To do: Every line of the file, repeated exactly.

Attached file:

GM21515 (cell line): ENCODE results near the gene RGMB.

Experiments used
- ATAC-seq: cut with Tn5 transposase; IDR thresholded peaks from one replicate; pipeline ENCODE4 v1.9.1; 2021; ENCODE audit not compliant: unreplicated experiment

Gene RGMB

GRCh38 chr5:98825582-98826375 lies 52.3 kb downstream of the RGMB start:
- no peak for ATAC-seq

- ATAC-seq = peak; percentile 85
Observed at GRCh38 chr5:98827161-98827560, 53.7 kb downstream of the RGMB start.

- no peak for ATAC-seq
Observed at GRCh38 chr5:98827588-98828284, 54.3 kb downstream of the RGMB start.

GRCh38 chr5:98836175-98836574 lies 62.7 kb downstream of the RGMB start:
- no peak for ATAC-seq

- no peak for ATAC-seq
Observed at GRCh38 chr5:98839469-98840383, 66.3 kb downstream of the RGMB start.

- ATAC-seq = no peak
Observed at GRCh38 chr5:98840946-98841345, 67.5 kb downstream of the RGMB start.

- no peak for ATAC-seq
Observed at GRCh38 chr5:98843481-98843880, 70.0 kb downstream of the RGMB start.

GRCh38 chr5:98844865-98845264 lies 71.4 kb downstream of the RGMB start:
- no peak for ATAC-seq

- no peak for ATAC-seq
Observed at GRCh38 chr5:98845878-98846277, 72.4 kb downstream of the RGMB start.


GM21515 (cell line): ENCODE results near the gene RGMB.

Experiments used
- ATAC-seq: cut with Tn5 transposase; IDR thresholded peaks from one replicate; pipeline ENCODE4 v1.9.1; 2021; ENCODE audit not compliant: unreplicated experiment

Gene RGMB

GRCh38 chr5:98825582-98826375 lies 52.3 kb downstream of the RGMB start:
- no peak for ATAC-seq

- ATAC-seq = peak; percentile 85
Observed at GRCh38 chr5:98827161-98827560, 53.7 kb downstream of the RGMB start.

- no peak for ATAC-seq
Observed at GRCh38 chr5:98827588-98828284, 54.3 kb downstream of the RGMB start.

GRCh38 chr5:98836175-98836574 lies 62.7 kb downstream of the RGMB start:
- no peak for ATAC-seq

- no peak for ATAC-seq
Observed at GRCh38 chr5:98839469-98840383, 66.3 kb downstream of the RGMB start.

- ATAC-seq = no peak
Observed at GRCh38 chr5:98840946-98841345, 67.5 kb downstream of the RGMB start.

- no peak for ATAC-seq
Observed at GRCh38 chr5:98843481-98843880, 70.0 kb downstream of the RGMB start.

GRCh38 chr5:98844865-98845264 lies 71.4 kb downstream of the RGMB start:
- no peak for ATAC-seq

- no peak for ATAC-seq
Observed at GRCh38 chr5:98845878-98846277, 72.4 kb downstream of the RGMB start.